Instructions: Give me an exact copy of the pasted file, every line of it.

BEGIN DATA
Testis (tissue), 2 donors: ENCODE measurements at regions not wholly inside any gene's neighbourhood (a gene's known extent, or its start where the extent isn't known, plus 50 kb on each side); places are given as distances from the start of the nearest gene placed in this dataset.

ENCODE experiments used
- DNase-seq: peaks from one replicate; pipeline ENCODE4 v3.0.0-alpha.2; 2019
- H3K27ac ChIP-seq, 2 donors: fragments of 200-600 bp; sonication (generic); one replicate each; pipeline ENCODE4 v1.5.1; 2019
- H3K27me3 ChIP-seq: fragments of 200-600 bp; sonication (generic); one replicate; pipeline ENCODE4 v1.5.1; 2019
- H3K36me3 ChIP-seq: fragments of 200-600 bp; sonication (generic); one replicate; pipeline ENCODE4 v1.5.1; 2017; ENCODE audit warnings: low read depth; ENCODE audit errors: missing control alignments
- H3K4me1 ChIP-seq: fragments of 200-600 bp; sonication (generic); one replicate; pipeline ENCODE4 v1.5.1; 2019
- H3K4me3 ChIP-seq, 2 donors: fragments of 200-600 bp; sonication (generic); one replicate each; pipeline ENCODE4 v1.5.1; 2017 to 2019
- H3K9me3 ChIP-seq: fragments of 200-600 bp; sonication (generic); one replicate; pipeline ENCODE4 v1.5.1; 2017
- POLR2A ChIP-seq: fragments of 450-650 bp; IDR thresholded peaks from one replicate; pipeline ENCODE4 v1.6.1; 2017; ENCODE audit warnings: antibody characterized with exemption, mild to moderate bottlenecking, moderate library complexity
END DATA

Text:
Testis (tissue), 2 donors: ENCODE measurements at regions not wholly inside any gene's neighbourhood (a gene's known extent, or its start where the extent isn't known, plus 50 kb on each side); places are given as distances from the start of the nearest gene placed in this dataset.

ENCODE experiments used
- DNase-seq: peaks from one replicate; pipeline ENCODE4 v3.0.0-alpha.2; 2019
- H3K27ac ChIP-seq, 2 donors: fragments of 200-600 bp; sonication (generic); one replicate each; pipeline ENCODE4 v1.5.1; 2019
- H3K27me3 ChIP-seq: fragments of 200-600 bp; sonication (generic); one replicate; pipeline ENCODE4 v1.5.1; 2019
- H3K36me3 ChIP-seq: fragments of 200-600 bp; sonication (generic); one replicate; pipeline ENCODE4 v1.5.1; 2017; ENCODE audit warnings: low read depth; ENCODE audit errors: missing control alignments
- H3K4me1 ChIP-seq: fragments of 200-600 bp; sonication (generic); one replicate; pipeline ENCODE4 v1.5.1; 2019
- H3K4me3 ChIP-seq, 2 donors: fragments of 200-600 bp; sonication (generic); one replicate each; pipeline ENCODE4 v1.5.1; 2017 to 2019
- H3K9me3 ChIP-seq: fragments of 200-600 bp; sonication (generic); one replicate; pipeline ENCODE4 v1.5.1; 2017
- POLR2A ChIP-seq: fragments of 450-650 bp; IDR thresholded peaks from one replicate; pipeline ENCODE4 v1.6.1; 2017; ENCODE audit warnings: antibody characterized with exemption, mild to moderate bottlenecking, moderate library complexity